Safeguarding liberal democracy

Safeguarding liberal democracy refers to attempts to improve, promote or protect liberal forms of democratic government, characterized by universal suffrage, competitive elections, a market economy, separation of powers, the rule of law, and respect for human rights.

Evaluation

It has been claimed that liberal democracies seem to foster economic growth, promote peace and spearhead innovation to a greater degree than do other forms of government tried so far.[1] Many alternatives to liberal democracy, on both ends of the political spectrum, have also been historically with great human suffering: totalitarian regimes, in particular, are estimated to have been responsible for the deaths of over 125 million people in the 20th century alone, mostly in the Soviet Union, Nazi Germany, and communist China.[2] It has also been argued that many attributes of liberal democracy are conducive to intermediate longtermist goals, such as reduced great power conflict, moral circle expansion, and the flourishing of effective altruism.[3] For these and other reasons, safeguarding liberal democracy is considered a promising cause by some members of the effective altruism community; as of March 2022, 80,000 Hours rates it a "potential highest priority"—an area with the potential to be as important as their highest priority areas, but which has not yet been investigated thoroughly.[4]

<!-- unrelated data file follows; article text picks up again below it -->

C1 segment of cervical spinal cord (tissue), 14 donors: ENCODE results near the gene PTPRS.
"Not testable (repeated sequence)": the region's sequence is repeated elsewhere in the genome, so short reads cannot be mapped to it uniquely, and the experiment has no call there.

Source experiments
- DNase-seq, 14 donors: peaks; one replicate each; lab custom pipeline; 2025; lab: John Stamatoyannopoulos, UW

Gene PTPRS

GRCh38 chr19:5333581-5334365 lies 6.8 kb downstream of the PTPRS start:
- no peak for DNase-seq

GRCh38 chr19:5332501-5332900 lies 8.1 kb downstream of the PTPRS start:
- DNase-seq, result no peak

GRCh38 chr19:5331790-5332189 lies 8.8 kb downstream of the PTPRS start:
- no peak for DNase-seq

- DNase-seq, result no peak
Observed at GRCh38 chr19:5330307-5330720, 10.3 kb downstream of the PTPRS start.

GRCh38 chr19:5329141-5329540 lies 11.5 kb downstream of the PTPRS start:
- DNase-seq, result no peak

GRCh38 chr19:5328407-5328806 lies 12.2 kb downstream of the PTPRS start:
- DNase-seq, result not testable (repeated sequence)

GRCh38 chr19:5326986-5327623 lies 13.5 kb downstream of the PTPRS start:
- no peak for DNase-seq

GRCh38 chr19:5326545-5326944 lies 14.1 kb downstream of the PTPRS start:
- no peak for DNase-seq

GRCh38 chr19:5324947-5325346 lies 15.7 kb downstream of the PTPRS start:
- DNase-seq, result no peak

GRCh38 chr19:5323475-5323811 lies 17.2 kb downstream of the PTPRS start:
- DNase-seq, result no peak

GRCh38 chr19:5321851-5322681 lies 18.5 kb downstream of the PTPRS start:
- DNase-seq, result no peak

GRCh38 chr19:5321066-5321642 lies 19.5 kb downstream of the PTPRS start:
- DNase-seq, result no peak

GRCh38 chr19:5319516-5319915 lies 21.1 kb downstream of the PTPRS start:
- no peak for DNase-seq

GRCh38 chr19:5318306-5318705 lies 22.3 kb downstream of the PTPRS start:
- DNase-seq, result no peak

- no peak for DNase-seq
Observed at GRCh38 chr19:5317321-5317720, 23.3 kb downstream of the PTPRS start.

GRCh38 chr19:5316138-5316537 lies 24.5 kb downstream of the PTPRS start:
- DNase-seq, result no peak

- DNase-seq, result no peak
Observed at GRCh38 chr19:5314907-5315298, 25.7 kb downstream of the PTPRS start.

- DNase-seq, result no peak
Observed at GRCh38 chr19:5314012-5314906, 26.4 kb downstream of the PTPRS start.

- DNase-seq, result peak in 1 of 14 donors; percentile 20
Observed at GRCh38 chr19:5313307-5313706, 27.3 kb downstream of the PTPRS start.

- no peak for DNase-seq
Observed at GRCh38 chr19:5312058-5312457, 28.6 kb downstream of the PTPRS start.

Further reading

Wiblin, Robert & Keiran Harris (2021) Mike Berkowitz on keeping the U.S. a liberal democratic country, 80,000 Hours, April 20.

democracy | totalitarianism

  1. ^

    Koehler, Arden (2020) Problem areas beyond 80,000 Hours’ current priorities, Effective Altruism Forum, June 22.

  2. ^

    Bernholz, Peter (2000) Totalitarianism, in Charles K. Rowley & Friedrich Schneider (eds.) The Encyclopedia of Public Choice, Boston: Springer, pp. 565–569, p. 568.

  3. ^

    Barnes, Tom & Marie Buhl (2021) Towards a longtermist framework for evaluating democracy-related interventions, Effective Altruism Forum, July 28.

  4. ^